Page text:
VanDerveer is neither as severe as Summitt nor as media savvy as Auriemma. But she is every bit as single-minded and brings a life spent in basketball to the sideline of every game. Despite a lack of family encouragement – what good was basketball for a young girl’s future – she fell in love with the game while growing up west of Albany, New York. She played in both high school and college, with the last three years of the latter at the University of Indiana. There she would attend practices of the men’s team, watching the coaching methods of Bobby Knight. That experience gave her valuable insights without infecting her with Knight’s outrageous temper and bullying style. She put what she learned to good use, first at the University of Idaho, then at Ohio State, before taking over what was then a dreadful Stanford team in 1985. VanDerveer’s Buckeyes had climbed into the top ten in the national rankings and advanced to the Elite Eight at the 1985 women’s tournament, while the Cardinal women’s most recent record of 9-19 looked good only when compared to their previous season’s 5-23 mark.

But by her third season in California, the first with her own recruits, Stanford’s record was 27-5. Two years later the Cardinal won the 1990 national championship, an achievement that VanDerveer’s squad duplicated in 1992. Since then, Stanford has been a constant in the NCAA tournament while never posting a losing regular season record and only twice failing to win at least 20 games. The days when Cardinal home games were played in front of 300 or fewer fans, as was the case when VanDerveer arrived on campus, are a very distant memory.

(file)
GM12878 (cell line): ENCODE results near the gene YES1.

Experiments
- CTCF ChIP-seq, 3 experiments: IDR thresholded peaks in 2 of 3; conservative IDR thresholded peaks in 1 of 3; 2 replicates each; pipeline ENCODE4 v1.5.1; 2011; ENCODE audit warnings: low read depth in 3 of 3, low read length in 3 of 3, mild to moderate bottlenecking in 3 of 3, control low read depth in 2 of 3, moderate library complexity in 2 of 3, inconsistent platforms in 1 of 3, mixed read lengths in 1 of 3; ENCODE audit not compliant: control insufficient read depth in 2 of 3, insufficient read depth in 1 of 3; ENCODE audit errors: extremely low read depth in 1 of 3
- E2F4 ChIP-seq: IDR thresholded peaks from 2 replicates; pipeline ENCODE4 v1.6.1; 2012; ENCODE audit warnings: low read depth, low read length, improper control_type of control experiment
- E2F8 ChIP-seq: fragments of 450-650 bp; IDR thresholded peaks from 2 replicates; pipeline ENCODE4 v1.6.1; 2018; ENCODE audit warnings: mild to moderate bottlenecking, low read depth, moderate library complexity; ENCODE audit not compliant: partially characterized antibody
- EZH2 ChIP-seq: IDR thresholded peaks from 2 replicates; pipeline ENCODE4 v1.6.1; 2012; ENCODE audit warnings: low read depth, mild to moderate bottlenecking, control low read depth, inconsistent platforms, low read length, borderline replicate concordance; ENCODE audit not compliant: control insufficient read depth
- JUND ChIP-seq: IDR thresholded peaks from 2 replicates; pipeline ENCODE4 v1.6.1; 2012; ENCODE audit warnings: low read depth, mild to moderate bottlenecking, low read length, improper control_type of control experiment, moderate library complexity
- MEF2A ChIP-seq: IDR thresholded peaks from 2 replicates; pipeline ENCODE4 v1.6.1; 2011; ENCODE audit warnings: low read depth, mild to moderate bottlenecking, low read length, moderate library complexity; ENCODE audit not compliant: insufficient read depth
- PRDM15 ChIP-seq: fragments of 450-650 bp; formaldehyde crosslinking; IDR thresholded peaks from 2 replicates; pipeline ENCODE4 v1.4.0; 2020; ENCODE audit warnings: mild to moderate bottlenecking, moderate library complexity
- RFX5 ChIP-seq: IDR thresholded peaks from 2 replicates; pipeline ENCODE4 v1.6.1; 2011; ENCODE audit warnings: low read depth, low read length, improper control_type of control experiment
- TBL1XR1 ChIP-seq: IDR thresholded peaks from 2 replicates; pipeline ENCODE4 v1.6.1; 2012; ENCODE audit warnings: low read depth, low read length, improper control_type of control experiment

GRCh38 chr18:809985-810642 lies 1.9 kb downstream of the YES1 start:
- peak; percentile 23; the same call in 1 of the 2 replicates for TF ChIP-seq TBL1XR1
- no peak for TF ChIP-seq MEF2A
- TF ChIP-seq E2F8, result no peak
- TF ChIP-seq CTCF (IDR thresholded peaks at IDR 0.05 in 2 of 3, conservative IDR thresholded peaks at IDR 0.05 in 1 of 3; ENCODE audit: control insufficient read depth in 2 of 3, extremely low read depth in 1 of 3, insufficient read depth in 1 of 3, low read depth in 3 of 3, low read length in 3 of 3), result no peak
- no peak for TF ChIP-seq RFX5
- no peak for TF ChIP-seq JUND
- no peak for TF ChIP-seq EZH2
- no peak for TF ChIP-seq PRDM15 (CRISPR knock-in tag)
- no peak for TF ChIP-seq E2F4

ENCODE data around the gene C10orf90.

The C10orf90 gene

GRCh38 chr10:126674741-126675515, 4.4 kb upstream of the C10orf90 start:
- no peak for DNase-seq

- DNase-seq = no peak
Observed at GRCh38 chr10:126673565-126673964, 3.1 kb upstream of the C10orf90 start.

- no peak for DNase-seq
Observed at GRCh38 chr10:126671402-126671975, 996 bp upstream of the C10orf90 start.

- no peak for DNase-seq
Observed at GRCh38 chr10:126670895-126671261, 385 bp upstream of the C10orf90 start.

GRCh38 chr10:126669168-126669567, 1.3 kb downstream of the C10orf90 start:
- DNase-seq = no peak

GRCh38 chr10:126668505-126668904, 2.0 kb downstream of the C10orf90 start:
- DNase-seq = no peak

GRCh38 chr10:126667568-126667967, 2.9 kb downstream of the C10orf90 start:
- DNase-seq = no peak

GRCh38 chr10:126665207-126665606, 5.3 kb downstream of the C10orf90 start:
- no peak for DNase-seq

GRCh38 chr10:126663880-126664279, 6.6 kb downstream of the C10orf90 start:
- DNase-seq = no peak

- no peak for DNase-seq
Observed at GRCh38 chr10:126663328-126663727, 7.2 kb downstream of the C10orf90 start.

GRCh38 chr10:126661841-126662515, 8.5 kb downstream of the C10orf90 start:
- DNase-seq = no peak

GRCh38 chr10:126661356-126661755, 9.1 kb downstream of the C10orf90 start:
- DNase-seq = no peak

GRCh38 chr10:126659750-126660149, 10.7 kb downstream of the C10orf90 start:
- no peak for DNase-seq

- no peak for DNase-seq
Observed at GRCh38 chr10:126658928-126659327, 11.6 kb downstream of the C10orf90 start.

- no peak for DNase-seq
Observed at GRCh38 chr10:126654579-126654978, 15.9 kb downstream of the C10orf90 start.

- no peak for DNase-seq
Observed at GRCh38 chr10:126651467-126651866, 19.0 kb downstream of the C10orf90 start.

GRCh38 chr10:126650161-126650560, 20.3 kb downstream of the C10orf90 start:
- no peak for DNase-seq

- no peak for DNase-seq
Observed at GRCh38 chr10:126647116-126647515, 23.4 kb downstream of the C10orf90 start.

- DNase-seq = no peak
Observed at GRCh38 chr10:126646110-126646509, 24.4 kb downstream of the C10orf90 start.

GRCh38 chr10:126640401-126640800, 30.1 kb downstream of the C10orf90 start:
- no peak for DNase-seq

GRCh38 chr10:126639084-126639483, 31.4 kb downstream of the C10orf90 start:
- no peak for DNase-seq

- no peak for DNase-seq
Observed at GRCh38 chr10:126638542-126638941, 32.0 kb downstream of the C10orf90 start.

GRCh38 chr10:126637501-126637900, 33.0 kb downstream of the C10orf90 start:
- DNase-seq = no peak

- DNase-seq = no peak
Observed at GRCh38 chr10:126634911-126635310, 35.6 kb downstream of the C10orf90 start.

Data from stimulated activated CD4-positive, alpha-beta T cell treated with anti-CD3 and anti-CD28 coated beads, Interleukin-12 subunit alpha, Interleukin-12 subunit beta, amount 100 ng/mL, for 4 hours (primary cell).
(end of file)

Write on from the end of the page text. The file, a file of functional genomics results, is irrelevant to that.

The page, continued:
Last spring the Cardinal finished the regular season at 27-6, ranked number 6 in the country. Her charges were looking forward to a deep run into March Madness when the tournament, like all sports, suddenly stopped. Now college basketball is back, though VanDerveer is quick to question the logic of that as the pandemic rages ever more fiercely. She’s joined in her concerns by Auriemma, and Krzyzewski, and even Pitino, though all of them, at least so far, have concluded that they alone cannot pull the plug on the season. In VanDerveer’s case, that means taking her team to Las Vegas for recent “home” games, after Santa Clara County officials barred games and practices from taking place.

Stanford was the visiting squad on Pacific’s campus Tuesday night, though that hardly mattered as the Cardinal overwhelmed the Tigers. With her team ranked number one in the country and her place at the top of her profession in hand, one might expect VanDerveer to bask in the limelight. But that is not her style. In advance of the record win she said, “I’m not going to get a day off. And I’ll hope our country is one step closer to being healthy and that things can go back to normal.” Short on Summitt’s drama, lacking Auriemma’s style, but reflecting a lifetime of commitment and common sense. And winning, of course. A whole lot of winning.